The wonderful, magical, make believe world of Paul Krugman

No one should be surprised by the ClimateGate emails about suppressing critics and inventing data because that's just how academics talk to one another. 

That's the take from Nobel Prize winning economist and New York Times columnist Paul Krugman.  On ABC's "This Week " he denied the existence of a "smoking gun." 
All those e-mails -- people have never seen what academic discussion looks like. There's not a single smoking gun in there. There's nothing in there. And the travesty is that people are not able to explain why the fact that 1998 was a very warm year doesn't actually mean that global warming has stopped. I mean, that's loose wording. Right? Everything is about -- we're really in the same situation as if there was one extremely warm day in April. And then people are saying, well, you see, May is cooler than April, there's no trend here. And that's what -- the travesty is how hard it has been to explain why that's bad reasoning.  
What's actually hard to explain is Mr. Krugman's  inventiveness. In a devastating column a few weeks ago in Barron's (Debunking Krugmania), economist  Gene Epstein, points out that Mr. Krugman has never let the facts get in the way of a good column.     
HE SEEMS TO SPEND 10 MINUTES writing his columns," observes Columbia Business School Professor Charles Calomiris, "and he makes up his facts as he goes along." The object of the professor's low opinion is Nobel laureate economist and New York Times columnist Paul Krugman. Three years ago, I published a book called Econospinning, with several chapters devoted to Krugman's gaffes. I guess that prompted the Nobel committee to give him the prize, thereby magnifying his enormous influence. So perhaps a brief update on Krugmania is in order.

No, his coverage isn't always misleading or misinformed. But let's say an expert in science were to tell me that the articles in some science magazine I subscribe to were wrong half the time. I'd have to cancel my subscription, since I wouldn't know which half. Similarly, Krugman's legions of fans don't have the time or background to tell which half from which.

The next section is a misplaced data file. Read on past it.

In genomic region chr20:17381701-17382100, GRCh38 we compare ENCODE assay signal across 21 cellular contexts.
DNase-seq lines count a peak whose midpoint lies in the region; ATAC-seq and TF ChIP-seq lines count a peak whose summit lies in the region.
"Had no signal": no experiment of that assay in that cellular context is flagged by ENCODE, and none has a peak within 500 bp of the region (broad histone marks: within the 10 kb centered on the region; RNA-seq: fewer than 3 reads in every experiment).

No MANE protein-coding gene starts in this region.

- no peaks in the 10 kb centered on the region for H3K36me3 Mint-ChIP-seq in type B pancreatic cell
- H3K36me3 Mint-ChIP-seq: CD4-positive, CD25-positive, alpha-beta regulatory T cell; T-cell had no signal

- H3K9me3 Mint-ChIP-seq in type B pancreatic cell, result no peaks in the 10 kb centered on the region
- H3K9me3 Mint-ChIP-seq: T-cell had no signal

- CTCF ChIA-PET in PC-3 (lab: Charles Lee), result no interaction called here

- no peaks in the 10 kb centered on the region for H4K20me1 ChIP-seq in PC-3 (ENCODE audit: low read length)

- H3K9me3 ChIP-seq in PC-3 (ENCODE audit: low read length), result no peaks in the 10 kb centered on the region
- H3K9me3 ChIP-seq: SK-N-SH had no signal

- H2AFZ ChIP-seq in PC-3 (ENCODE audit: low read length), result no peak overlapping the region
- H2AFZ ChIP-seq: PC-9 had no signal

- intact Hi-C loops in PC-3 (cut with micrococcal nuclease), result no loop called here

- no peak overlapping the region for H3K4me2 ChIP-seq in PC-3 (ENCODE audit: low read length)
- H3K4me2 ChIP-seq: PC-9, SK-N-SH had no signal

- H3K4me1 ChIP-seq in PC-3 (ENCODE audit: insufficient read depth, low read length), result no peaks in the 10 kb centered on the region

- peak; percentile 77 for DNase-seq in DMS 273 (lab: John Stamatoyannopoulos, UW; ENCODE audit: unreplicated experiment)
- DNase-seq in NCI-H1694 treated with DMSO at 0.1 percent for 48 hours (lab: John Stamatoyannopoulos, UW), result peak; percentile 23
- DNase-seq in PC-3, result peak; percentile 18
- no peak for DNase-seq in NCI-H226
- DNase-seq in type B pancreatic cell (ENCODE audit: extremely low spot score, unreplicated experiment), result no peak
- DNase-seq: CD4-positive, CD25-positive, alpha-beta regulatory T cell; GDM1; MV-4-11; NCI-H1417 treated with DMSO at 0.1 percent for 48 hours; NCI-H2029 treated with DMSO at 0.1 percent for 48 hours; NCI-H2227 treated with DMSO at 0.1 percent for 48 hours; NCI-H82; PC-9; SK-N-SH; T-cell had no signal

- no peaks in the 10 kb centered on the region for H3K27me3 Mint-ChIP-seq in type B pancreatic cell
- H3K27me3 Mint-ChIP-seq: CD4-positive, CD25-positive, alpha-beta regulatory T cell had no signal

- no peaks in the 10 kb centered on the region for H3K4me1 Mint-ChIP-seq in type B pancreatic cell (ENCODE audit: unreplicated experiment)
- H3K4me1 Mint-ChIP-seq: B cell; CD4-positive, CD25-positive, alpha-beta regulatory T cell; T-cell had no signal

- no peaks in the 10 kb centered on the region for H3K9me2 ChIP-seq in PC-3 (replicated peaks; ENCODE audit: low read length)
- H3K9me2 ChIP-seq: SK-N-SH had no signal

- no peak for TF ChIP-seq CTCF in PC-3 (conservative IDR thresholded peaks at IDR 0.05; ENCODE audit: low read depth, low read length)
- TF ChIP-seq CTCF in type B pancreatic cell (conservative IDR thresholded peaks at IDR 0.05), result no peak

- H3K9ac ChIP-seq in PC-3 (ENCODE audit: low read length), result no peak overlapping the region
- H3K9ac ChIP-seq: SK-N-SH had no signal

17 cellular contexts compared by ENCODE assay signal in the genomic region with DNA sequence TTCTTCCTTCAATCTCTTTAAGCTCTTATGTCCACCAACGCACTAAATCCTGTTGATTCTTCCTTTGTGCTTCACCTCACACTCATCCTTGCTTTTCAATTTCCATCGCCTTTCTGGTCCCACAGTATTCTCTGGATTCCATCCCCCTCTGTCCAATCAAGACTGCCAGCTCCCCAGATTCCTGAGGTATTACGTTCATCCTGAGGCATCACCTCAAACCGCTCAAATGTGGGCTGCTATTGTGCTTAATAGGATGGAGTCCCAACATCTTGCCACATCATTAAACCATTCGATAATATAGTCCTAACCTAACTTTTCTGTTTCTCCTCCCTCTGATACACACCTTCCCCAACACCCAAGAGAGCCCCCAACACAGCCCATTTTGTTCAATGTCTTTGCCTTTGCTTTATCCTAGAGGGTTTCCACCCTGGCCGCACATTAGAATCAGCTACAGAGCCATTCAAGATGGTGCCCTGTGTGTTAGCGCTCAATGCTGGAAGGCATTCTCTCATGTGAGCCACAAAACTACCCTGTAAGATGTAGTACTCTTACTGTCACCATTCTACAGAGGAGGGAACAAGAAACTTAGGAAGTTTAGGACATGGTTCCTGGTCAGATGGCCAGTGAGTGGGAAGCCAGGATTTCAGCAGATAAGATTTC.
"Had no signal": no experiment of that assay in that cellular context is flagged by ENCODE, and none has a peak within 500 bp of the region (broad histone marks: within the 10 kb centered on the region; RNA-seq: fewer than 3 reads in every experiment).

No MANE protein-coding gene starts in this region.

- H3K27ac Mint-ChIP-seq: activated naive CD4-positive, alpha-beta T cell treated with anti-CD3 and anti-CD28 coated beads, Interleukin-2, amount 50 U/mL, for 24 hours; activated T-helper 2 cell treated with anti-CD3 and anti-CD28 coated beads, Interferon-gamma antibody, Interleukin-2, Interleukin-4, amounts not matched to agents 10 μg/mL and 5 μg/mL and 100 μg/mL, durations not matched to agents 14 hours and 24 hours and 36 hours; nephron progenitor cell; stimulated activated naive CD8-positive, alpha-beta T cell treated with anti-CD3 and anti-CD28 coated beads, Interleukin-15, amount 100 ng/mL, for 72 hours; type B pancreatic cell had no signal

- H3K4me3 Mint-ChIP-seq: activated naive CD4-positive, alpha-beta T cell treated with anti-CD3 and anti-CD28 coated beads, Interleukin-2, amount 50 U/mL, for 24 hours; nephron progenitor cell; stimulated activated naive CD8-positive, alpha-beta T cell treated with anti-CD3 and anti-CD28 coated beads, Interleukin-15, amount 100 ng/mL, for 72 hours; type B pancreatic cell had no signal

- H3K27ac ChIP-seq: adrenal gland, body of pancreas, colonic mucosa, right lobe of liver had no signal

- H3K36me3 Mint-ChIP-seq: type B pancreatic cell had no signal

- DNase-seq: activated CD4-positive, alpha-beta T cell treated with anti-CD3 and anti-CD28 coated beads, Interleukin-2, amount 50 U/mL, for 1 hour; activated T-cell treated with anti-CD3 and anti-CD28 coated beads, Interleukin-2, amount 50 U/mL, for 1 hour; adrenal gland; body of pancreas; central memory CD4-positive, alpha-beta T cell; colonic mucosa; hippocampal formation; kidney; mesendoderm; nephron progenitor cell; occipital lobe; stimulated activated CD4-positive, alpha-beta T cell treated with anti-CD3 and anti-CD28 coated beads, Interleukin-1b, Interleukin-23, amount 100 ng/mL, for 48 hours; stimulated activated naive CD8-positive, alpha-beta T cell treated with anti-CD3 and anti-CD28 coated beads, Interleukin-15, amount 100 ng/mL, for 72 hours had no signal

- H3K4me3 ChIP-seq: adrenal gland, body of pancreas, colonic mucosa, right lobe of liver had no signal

And so, like Don Quixote, Professor Klugman and the rest of the global warming crowd continue fighting the windmills of imminent doom. The facts be dammed. 

This speaks so well for the fine folks on the Nobel committee and their lemmings at the Copenhagen Climate Conference.

No one should be surprised by the ClimateGate emails about suppressing critics and inventing data because that's just how academics talk to one another. 

That's the take from Nobel Prize winning economist and New York Times columnist Paul Krugman.  On ABC's "This Week " he denied the existence of a "smoking gun." 
All those e-mails -- people have never seen what academic discussion looks like. There's not a single smoking gun in there. There's nothing in there. And the travesty is that people are not able to explain why the fact that 1998 was a very warm year doesn't actually mean that global warming has stopped. I mean, that's loose wording. Right? Everything is about -- we're really in the same situation as if there was one extremely warm day in April. And then people are saying, well, you see, May is cooler than April, there's no trend here. And that's what -- the travesty is how hard it has been to explain why that's bad reasoning.  
What's actually hard to explain is Mr. Krugman's  inventiveness. In a devastating column a few weeks ago in Barron's (Debunking Krugmania), economist  Gene Epstein, points out that Mr. Krugman has never let the facts get in the way of a good column.     
HE SEEMS TO SPEND 10 MINUTES writing his columns," observes Columbia Business School Professor Charles Calomiris, "and he makes up his facts as he goes along." The object of the professor's low opinion is Nobel laureate economist and New York Times columnist Paul Krugman. Three years ago, I published a book called Econospinning, with several chapters devoted to Krugman's gaffes. I guess that prompted the Nobel committee to give him the prize, thereby magnifying his enormous influence. So perhaps a brief update on Krugmania is in order.

No, his coverage isn't always misleading or misinformed. But let's say an expert in science were to tell me that the articles in some science magazine I subscribe to were wrong half the time. I'd have to cancel my subscription, since I wouldn't know which half. Similarly, Krugman's legions of fans don't have the time or background to tell which half from which.

And so, like Don Quixote, Professor Klugman and the rest of the global warming crowd continue fighting the windmills of imminent doom. The facts be dammed. 

This speaks so well for the fine folks on the Nobel committee and their lemmings at the Copenhagen Climate Conference.